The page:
By JOHN LEANING
HARWICH - The rest of coastal Massachusetts may follow the lead of Harwich and six other seaside communities that have received federal "no-discharge zone" designations for their surrounding waters. At least, that's what acting Gov. Paul Cellucci wants. And if he gets his way, Massachusetts would become the second state to receive such a federal designation.
Rhode Island was granted that status this summer. In a letter sent yesterday to John DeVillars, regional administrator of the federal Environmental Protection Agency, Cellucci officially requested the EPA's support and approval of the entire, 1,500-mile Massachusetts coastline as a no-discharge area.
Under such a designation, any marine discharge of sewage would be illegal unless vessels were at least three miles offshore, in federal waters. As an alternative, coastal communities would have to maintain pumpout facilities at various harbors where mariners could bring their vessels and empty sewage holding tanks for onshore treatment.
Eliminating the near-shore discharge of treated sewage (the discharge of raw sewage is prohibited within three miles of shore, although it is difficult to enforce) is an important factor in protecting shellfish beds. According to the state, some 300,000 acres of shellfish beds have been reopened in recent years as coastal water has improved, but much more can be done to improve water quality.
So far, coastal waters around seven communities - Nantucket, Wareham and Onset Bays, Waquoit Bay, Westport, Wellfleet, Stage Harbor in Chatham, and most recently Harwich - have sought and received that designation. In his letter Cellucci noted other steps the state has taken, including the Boston Harbor cleanup project and stormwater and road runoff management. "I believe that seeking a statewide 'no discharge area' designation is the natural next step toward enhancing the protection and stewardship of Massachusetts coastal waters," Cellucci said in his letter. "We would be happy to work with the Commonwealth. We'd be delighted to work toward that goal," said EPA spokesman Leo Kay from the Boston regional office.
He noted that one of DeVillars's goals as the EPA administrator is to have the entire New England coastline declared a no discharge zone. Kay said the EPA would focus on three criteria when it receives the state's application: Are there an adequate number of pumpout facilities available? Is sufficient support available to guarantee adequate enforcement and equipment maintenance? Is there proper boater education in place so the boating community knows what is coming? The EPA has 90 days from receipt of the application to approve or deny it. "This is a great initiative on the part of the governor," said Trudy Coxe, the outgoing secretary of the Executive Office of Environmental Affairs.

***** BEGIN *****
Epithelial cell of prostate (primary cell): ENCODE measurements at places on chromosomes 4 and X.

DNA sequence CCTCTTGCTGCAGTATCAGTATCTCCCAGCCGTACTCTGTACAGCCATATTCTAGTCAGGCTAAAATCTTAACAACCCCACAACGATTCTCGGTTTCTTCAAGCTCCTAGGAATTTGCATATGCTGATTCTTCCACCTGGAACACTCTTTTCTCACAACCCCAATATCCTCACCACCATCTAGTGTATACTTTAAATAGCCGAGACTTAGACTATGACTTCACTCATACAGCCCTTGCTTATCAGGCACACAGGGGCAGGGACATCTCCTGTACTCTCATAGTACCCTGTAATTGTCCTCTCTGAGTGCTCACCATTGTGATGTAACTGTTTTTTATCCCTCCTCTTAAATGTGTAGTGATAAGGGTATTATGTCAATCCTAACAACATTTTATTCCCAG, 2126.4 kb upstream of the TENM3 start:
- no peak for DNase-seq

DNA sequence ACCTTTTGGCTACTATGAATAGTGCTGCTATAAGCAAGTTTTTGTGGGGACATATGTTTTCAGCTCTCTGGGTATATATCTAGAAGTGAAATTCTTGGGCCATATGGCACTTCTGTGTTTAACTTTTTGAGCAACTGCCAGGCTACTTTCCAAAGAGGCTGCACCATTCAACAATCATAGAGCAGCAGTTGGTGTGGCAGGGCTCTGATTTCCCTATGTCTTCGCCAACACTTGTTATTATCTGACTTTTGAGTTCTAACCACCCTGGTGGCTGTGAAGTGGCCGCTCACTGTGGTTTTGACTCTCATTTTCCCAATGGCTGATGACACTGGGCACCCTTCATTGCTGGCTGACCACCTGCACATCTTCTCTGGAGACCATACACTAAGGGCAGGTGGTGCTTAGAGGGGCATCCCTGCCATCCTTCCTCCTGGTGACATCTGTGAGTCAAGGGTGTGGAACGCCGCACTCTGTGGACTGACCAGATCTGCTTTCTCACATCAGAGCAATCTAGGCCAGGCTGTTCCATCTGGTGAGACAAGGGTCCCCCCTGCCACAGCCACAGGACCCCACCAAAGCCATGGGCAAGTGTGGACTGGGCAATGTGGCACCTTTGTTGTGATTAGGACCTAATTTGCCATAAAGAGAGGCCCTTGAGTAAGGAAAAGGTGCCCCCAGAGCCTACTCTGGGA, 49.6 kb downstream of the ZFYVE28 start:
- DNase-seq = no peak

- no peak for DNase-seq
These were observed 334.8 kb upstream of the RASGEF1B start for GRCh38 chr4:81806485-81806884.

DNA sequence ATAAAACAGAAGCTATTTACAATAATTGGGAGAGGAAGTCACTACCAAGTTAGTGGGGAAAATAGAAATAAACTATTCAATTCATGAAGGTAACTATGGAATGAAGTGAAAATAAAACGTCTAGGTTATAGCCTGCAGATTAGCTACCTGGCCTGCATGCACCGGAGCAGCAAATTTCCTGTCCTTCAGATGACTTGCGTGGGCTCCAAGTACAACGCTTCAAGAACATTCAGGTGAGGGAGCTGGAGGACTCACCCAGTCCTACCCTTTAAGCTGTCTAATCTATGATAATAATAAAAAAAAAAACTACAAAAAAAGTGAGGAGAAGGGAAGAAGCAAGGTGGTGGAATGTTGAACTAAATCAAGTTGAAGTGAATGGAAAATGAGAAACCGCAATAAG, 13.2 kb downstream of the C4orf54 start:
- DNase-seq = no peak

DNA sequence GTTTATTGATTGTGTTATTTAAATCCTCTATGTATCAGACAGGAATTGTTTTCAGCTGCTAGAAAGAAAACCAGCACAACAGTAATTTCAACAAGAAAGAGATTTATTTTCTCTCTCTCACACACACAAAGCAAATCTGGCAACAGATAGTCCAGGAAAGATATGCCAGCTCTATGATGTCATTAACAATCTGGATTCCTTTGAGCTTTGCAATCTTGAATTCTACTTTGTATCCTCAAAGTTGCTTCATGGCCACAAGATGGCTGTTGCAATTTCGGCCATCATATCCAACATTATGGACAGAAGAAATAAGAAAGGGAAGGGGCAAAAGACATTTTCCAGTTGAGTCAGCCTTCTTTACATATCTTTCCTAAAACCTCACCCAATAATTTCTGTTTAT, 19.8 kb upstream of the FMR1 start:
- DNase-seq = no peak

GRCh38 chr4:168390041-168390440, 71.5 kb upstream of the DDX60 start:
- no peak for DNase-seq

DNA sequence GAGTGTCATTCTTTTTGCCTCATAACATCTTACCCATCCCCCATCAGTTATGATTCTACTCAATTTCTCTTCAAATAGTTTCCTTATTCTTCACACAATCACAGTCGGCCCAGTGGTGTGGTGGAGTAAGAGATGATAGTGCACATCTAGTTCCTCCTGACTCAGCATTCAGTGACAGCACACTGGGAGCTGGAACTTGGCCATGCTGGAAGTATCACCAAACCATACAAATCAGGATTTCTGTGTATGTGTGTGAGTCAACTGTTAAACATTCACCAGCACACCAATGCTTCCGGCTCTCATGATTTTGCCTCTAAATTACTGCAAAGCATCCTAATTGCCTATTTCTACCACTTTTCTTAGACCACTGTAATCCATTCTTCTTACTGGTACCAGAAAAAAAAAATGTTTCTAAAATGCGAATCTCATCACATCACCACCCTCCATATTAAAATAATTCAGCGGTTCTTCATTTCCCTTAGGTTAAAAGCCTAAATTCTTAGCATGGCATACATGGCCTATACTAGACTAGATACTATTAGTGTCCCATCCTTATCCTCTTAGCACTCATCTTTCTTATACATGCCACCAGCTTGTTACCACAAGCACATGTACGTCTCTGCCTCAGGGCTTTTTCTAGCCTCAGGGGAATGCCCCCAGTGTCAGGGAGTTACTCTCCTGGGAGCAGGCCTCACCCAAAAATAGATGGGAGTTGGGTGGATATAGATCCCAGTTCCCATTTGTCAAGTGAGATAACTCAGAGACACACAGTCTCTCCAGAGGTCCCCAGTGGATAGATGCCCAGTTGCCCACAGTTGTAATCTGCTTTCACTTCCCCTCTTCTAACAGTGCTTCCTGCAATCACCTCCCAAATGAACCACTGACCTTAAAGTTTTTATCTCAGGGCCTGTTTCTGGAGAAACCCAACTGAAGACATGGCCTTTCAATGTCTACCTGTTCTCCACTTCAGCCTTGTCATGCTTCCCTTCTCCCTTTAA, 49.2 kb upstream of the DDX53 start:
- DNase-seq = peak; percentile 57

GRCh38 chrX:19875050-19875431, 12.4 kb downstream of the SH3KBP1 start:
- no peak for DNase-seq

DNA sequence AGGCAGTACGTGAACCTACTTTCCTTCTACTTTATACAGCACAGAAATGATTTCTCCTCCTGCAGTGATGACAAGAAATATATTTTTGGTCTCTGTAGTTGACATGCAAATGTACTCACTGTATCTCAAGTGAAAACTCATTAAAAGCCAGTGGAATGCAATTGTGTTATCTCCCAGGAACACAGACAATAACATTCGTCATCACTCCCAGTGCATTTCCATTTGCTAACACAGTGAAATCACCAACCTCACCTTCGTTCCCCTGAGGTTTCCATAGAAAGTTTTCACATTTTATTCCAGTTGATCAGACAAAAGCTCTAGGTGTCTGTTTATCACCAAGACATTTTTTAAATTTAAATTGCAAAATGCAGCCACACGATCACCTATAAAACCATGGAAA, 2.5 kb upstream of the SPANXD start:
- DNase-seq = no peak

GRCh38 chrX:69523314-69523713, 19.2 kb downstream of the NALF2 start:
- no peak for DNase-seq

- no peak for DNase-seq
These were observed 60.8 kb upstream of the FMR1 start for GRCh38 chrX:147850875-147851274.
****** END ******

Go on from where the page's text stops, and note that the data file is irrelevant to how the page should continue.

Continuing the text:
Coxe said she and her staff had prepared extensive briefing materials to support their position on the statewide no discharge designation, but Cellucci paid it little attention. "He said it was a 'no brainer,'" Coxe said with a laugh during an interview yesterday.
She said he told her no discussion was necessary because he had already signed the letter to DeVillars requesting the designation. Cellucci is in a tight gubernatorial election race against Democrat Attorney General Scott Harshbarger. Harshbarger could not be reached yesterday to comment on the proposal. Coxe said anyone who called yesterday's announcement electioneering "would be making a very short-sighted statement if they look at the record we already have."
The state has requested no discharge area designations from the EPA starting in 1991, and received its most recent designation in August in Harwich, she noted. "It would be a pretty impressive accomplishment," said Susan Nickerson, executive director of the Association for the Preservation of Cape Cod, noting that getting the designations for other locations was not easy. Nickerson and others also pointed out that banning marine sewage discharges from coastal waters is important, but it does not address the major contributors. "It's very important, but it's not the biggest problem. The 100-pound gorilla is septic systems, road runoff, and intensive shoreline development," she said.
Harwich Harbor Master Tom Leach said the designation for his town's coastal waters, granted in August, has been greeted enthusiastically by boats that frequent his harbors. "I think it (the statewide no discharge designation) is a wonderful idea because of what it represents in attempting to clean up coastal waters," Leach said.
But he cautioned that the paper designation will mean little unless the coastal towns involved make a firm commitment - in time, personnel, money and equipment - to ensure pumpout facilities are operating the way they should. "You really have to have someone willing to commit in the strongest way, or it's just going to be on paper, and that's all it will be," he said.
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